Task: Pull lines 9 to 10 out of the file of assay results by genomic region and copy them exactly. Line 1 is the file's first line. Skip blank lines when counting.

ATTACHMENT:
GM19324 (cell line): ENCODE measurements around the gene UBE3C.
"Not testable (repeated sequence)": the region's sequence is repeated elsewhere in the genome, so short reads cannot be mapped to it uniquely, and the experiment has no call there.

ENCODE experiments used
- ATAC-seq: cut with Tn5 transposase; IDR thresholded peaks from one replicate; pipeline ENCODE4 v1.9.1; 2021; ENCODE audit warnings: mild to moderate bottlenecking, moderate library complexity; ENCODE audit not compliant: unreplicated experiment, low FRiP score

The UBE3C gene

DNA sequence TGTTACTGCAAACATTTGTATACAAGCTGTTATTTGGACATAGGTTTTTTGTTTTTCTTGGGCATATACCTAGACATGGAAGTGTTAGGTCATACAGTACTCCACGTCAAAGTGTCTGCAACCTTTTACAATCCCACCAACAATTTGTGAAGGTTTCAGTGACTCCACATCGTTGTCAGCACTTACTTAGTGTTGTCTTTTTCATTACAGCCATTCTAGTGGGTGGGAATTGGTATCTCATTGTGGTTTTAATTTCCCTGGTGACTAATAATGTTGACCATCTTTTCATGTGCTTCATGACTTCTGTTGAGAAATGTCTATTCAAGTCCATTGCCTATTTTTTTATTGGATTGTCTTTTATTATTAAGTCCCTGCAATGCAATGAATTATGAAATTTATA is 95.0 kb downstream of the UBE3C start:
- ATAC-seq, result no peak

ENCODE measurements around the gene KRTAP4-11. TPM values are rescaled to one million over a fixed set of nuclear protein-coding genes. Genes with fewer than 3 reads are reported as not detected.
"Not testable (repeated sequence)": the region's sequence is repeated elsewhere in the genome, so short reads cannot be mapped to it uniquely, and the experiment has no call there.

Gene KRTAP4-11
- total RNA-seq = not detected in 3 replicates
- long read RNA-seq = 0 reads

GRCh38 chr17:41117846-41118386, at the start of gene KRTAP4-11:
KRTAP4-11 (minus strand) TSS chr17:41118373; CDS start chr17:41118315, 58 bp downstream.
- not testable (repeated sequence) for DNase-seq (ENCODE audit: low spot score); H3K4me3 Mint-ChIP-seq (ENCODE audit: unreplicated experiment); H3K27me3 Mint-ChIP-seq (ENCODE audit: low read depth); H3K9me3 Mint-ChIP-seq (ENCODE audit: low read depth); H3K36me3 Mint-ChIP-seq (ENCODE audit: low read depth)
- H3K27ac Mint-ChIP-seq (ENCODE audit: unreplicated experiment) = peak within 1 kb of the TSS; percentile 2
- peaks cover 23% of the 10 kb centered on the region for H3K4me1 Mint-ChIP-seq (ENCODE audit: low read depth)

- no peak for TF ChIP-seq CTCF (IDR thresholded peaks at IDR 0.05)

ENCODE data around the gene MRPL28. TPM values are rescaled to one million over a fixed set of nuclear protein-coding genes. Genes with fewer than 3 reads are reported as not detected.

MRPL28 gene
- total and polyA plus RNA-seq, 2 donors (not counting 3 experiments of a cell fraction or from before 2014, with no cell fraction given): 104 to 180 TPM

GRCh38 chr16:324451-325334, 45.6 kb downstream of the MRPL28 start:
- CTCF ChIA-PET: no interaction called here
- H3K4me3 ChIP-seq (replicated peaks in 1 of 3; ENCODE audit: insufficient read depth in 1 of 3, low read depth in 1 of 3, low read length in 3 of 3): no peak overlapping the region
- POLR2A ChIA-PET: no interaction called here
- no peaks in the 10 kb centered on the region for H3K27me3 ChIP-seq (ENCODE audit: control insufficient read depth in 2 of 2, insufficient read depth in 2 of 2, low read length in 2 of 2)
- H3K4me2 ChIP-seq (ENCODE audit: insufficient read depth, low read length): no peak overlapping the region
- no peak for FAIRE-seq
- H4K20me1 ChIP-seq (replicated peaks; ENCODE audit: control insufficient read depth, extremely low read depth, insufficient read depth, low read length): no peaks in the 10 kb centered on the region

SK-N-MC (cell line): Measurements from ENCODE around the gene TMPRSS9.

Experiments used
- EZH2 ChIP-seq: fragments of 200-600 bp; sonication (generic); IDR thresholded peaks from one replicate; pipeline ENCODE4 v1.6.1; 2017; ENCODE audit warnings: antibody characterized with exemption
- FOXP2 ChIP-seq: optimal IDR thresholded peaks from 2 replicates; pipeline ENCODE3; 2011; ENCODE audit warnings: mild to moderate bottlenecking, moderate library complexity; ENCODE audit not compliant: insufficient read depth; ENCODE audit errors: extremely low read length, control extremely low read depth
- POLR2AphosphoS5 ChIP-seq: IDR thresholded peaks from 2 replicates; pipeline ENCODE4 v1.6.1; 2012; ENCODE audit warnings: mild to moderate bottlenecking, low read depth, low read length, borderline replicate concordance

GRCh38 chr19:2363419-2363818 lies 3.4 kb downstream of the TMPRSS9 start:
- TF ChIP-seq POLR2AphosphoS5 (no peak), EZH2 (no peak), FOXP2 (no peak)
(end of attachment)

"Not testable (repeated sequence)": the region's sequence is repeated elsewhere in the genome, so short reads cannot be mapped to it uniquely, and the experiment has no call there.

Gene KRTAP4-11